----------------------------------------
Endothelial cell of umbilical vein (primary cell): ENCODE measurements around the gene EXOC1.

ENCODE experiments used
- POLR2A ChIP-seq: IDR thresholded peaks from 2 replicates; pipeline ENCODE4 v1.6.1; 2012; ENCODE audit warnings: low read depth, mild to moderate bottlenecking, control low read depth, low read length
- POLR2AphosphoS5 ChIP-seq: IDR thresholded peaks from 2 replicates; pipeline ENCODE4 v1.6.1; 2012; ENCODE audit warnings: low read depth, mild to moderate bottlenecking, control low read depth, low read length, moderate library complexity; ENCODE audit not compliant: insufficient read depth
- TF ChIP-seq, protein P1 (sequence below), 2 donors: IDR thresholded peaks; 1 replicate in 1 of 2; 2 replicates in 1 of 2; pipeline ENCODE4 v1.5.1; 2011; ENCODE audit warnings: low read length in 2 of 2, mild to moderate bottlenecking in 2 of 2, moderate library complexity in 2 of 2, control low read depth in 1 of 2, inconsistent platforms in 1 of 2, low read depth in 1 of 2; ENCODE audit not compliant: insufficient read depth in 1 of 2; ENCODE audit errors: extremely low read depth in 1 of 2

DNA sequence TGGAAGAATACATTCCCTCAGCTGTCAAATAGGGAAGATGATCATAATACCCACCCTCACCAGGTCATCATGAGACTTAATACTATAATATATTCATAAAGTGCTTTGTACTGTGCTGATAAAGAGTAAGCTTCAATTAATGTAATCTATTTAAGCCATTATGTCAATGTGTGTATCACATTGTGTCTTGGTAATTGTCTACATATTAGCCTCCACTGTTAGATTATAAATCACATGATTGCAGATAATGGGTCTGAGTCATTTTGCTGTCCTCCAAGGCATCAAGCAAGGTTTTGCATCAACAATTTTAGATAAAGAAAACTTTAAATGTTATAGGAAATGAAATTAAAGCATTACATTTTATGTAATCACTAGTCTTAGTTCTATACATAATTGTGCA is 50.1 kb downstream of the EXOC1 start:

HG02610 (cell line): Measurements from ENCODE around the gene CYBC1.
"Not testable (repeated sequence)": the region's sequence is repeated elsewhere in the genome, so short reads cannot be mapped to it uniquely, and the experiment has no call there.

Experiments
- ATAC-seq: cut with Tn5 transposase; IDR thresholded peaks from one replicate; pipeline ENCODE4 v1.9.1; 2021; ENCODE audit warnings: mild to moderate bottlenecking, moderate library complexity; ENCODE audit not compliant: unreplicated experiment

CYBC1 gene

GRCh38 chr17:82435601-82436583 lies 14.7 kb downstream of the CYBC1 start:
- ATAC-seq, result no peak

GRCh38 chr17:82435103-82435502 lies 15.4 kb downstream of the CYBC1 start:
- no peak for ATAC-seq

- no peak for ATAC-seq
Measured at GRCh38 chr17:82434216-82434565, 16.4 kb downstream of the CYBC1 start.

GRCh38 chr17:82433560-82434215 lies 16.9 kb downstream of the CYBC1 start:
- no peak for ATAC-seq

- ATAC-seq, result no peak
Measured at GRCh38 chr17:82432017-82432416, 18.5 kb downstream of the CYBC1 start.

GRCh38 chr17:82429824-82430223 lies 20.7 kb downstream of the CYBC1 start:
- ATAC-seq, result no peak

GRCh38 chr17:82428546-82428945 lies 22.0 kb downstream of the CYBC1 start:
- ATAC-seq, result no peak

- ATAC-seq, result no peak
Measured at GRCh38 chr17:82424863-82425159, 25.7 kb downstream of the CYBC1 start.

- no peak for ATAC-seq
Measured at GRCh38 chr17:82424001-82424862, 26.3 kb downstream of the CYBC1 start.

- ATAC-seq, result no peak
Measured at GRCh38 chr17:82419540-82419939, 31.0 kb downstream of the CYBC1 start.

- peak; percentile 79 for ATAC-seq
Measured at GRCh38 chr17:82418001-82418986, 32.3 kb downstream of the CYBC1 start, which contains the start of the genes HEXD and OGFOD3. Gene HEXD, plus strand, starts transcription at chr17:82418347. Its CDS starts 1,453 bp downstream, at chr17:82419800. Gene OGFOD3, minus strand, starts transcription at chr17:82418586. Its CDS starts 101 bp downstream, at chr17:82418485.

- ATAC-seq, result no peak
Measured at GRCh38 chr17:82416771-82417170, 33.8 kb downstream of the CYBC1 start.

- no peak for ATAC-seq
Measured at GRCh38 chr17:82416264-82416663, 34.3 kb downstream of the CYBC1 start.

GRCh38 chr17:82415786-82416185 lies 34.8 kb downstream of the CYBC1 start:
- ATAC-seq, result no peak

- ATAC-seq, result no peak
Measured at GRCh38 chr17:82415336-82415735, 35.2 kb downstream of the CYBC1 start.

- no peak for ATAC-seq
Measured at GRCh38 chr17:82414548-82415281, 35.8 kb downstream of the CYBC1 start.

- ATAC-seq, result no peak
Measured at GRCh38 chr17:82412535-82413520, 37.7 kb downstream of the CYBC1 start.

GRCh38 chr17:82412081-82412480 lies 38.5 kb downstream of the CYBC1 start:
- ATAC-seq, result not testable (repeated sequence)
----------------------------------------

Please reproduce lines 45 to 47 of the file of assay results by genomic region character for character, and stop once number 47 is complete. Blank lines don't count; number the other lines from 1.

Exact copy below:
Measured at GRCh38 chr17:82412535-82413520, 37.7 kb downstream of the CYBC1 start.

GRCh38 chr17:82412081-82412480 lies 38.5 kb downstream of the CYBC1 start:
- ATAC-seq, result not testable (repeated sequence)